Keno Auctions, Inaugural Sale, New York, May 1–2, 2010, lot 259. Brookman attained freeman status in 1744 (“The Roll of Freemen of New York City” p. 143). James Beekman daybook, 1763–1793, Beekman Family Papers, 1720–1920s, ms 51, Patricia D. Klingenstein Library, New-York Historical Society. For the history of the Van Rensselaer chest, see Winterthur acc. file G54.86.
“Account of Repairs of My Dwelling House,” in James Beekman account book, 1761–1796, Beekman Family Papers, New-York Historical Society; James Beekman daybook, 1763–1793, New-York Historical Society.
Advertisement by French & Co., Inc., Antiques 52, no. 2 (February 1950): 105. The authors have not examined this desk-and-bookcase.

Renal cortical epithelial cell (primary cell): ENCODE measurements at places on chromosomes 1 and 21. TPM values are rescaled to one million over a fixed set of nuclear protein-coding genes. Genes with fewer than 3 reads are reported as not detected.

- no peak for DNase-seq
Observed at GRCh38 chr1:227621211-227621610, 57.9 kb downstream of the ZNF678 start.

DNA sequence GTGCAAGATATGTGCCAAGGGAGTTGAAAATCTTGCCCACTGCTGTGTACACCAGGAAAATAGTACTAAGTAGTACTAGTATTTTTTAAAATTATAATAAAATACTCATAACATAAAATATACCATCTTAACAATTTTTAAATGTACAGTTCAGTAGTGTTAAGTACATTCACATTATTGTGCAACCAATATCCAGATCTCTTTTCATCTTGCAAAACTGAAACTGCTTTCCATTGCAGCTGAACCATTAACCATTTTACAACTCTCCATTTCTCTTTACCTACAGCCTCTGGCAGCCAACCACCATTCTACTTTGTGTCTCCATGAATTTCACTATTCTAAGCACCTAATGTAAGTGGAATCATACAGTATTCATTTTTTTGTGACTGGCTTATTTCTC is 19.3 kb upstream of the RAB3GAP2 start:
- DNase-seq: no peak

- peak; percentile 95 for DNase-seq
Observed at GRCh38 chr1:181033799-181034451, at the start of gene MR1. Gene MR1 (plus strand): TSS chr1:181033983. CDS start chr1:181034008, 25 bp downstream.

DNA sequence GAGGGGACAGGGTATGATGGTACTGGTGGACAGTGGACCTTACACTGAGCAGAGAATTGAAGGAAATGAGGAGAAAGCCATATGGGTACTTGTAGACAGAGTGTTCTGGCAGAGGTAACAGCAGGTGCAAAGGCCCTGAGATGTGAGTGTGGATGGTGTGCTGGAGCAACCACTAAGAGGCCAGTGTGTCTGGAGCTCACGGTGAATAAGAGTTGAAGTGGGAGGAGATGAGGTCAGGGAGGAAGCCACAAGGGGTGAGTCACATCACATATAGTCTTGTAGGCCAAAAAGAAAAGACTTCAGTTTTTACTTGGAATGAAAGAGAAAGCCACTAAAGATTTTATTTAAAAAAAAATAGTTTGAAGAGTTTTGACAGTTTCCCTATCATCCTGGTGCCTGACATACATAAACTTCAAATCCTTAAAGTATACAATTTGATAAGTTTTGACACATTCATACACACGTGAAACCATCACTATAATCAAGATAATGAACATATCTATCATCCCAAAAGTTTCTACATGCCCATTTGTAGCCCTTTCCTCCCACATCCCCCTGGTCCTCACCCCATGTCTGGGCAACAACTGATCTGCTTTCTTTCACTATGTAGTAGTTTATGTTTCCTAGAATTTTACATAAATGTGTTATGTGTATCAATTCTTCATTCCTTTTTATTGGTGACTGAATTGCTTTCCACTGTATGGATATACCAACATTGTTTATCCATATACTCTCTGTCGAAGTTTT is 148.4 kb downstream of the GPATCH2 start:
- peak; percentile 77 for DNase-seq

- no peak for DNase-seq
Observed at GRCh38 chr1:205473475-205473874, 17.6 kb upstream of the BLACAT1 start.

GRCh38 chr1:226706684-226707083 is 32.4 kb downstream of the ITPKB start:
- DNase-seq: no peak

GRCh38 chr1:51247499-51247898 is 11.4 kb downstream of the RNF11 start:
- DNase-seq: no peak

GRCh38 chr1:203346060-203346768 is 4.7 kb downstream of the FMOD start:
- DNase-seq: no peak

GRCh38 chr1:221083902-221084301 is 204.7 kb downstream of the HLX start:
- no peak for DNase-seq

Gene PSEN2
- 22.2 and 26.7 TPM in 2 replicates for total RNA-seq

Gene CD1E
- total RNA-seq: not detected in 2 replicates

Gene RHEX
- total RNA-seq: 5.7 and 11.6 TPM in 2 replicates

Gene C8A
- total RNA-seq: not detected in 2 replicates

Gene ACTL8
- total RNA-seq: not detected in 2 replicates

For more on the Van Rensselaer House and family, see Katherine Schuyler Baxter, A Godchild of Washington: A Picture of the Past (New York: F. Tennyson Neely, 1897), pp. 414–19; and Some Colonial Mansions and Those Who Lived in Them, edited by Thomas Allen Glenn, (Philadelphia: Henry T. Coates & Co., 1898), pp. 156–68. These early publications allude to other architectural carving, which may have been part of the original fabric of the house, as well as to subsequent alterations made by architect Richard Upjohn. For Upjohn’s alterations, see Edgar Mayhew and Minor Myers, A Documentary History of American Interiors from the Colonial Era to 1915 (New York: Charles Scribner’s Sons, 1980), p. 55. For more on the entrance hall, see Heckscher and Bowman, American Rococo, pp. 23–25. John Baptist Jackson wrote of wallpaper, “Saloons in Imitation of Stucco may be done in this manner, and Staircases in every Taste as may be agreeable. These papers being done in oil, the Colour will never fly off—no water or damp can have the least effect on it” (Jackson, “An Essay on the Invention of Engraving and Printing in Chiaro obscuro, as Practised by Albert Durer, Hugo di Carpi, etc. and the Application of It to the Making of Paper Hangings of Taste Duration and Elegance,” as quoted in Nancy McClelland, Historic Wall-Papers [Philadelphia: J. B. Lippincott, Co., 1924], pp. 144–49).